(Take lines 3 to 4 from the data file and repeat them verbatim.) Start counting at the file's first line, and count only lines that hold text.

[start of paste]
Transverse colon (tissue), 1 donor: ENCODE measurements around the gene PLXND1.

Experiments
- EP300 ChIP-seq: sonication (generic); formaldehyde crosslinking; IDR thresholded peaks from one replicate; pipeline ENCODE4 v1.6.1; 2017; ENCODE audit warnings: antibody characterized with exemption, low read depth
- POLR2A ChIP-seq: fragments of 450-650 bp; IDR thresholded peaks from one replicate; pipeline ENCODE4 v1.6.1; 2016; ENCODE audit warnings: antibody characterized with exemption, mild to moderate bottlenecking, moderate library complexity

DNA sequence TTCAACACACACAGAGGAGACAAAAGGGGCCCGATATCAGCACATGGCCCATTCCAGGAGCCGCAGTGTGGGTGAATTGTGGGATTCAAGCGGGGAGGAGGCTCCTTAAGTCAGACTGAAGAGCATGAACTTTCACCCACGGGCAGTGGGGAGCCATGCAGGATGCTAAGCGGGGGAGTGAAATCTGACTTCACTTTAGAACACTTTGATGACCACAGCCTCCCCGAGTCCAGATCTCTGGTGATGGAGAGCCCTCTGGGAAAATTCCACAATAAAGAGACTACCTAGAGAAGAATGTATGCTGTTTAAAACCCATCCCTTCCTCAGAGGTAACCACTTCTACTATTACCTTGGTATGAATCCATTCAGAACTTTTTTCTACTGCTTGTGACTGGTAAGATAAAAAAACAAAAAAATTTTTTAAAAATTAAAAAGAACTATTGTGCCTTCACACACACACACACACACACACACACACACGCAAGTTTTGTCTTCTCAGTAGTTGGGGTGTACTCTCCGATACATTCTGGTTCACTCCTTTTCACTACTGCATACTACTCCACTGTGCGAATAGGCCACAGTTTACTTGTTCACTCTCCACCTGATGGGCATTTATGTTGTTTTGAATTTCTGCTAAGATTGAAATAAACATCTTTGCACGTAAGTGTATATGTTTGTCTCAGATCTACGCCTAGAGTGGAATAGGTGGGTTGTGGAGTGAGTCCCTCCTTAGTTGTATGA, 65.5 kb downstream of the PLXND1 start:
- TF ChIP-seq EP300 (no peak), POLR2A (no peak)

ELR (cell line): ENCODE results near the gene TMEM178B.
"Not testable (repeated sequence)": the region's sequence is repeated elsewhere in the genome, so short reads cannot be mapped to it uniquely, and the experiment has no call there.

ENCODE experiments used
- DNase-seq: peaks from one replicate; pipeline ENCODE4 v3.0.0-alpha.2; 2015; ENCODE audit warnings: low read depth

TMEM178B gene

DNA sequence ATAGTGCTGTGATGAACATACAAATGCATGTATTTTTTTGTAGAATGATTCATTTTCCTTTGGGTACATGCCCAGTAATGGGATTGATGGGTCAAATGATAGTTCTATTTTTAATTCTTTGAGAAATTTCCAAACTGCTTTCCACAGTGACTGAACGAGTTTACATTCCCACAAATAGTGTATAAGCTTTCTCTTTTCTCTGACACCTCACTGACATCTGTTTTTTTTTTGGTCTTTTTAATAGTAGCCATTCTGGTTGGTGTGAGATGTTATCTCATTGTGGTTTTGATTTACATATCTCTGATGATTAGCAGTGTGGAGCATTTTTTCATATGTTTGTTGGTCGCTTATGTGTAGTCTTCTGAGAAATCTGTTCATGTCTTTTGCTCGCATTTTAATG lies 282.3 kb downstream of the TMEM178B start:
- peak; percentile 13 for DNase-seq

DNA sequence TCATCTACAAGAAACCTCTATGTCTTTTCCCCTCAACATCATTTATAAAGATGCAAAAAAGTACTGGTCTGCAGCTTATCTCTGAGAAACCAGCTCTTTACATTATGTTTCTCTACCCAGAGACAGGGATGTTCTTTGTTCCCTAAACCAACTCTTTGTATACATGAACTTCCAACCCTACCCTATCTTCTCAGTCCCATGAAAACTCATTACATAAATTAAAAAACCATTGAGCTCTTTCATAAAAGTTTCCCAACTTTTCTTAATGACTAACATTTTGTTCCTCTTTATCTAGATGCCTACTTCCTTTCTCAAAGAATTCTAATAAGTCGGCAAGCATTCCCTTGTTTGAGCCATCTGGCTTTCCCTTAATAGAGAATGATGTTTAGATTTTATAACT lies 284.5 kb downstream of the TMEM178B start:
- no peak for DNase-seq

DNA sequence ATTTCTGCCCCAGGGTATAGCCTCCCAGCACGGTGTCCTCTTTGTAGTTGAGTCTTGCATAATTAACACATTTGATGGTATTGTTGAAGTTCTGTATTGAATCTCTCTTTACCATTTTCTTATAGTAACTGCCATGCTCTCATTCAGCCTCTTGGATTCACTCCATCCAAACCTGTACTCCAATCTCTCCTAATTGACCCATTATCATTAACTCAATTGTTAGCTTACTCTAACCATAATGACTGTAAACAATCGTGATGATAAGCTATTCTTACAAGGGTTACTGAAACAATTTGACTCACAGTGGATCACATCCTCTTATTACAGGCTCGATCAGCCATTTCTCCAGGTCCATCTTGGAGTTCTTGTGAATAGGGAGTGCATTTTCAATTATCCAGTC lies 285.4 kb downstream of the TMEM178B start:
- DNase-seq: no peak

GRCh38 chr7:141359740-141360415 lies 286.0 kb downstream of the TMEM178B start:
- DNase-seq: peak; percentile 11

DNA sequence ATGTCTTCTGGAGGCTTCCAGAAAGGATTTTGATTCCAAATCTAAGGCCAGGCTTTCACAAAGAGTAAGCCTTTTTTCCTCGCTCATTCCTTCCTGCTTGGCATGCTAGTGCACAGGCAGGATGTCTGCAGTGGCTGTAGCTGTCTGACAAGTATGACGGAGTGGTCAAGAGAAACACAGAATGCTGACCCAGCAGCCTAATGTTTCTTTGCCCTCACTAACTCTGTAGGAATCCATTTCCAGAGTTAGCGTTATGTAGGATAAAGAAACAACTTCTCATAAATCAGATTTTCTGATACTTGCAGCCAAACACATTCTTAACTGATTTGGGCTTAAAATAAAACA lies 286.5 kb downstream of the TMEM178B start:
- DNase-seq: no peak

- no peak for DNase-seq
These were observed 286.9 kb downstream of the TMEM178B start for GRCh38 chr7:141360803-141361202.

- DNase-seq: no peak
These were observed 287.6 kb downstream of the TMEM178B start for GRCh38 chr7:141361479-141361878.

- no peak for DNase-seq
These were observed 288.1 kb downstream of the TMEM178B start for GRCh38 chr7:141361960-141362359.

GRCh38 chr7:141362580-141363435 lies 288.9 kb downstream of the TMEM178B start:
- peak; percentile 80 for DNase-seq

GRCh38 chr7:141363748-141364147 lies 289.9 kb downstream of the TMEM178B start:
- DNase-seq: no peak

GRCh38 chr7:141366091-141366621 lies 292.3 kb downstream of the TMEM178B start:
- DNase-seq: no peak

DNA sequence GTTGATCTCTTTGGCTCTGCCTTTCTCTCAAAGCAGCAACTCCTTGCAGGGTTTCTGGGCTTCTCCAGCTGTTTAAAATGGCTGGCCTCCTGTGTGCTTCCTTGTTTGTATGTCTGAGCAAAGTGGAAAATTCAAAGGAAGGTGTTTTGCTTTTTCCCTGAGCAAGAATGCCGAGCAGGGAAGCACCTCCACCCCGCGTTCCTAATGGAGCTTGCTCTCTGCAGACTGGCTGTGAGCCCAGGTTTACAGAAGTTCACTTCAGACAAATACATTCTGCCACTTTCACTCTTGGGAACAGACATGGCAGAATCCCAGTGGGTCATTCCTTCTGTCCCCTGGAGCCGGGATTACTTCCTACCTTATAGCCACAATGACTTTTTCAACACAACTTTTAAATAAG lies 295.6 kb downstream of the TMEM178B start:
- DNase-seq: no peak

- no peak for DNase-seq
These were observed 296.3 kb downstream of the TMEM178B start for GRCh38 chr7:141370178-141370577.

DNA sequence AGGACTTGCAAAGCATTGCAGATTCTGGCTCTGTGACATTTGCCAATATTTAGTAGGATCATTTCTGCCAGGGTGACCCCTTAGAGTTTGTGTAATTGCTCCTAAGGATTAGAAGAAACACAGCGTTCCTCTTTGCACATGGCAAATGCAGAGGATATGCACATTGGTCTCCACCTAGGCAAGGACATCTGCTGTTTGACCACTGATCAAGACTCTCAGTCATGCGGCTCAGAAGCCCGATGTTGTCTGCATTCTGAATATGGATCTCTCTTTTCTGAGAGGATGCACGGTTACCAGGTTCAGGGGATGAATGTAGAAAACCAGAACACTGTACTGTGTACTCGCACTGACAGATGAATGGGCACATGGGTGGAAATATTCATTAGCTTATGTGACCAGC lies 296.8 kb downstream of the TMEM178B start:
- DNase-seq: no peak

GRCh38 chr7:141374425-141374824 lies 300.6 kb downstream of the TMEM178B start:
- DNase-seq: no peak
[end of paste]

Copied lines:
- EP300 ChIP-seq: sonication (generic); formaldehyde crosslinking; IDR thresholded peaks from one replicate; pipeline ENCODE4 v1.6.1; 2017; ENCODE audit warnings: antibody characterized with exemption, low read depth
- POLR2A ChIP-seq: fragments of 450-650 bp; IDR thresholded peaks from one replicate; pipeline ENCODE4 v1.6.1; 2016; ENCODE audit warnings: antibody characterized with exemption, mild to moderate bottlenecking, moderate library complexity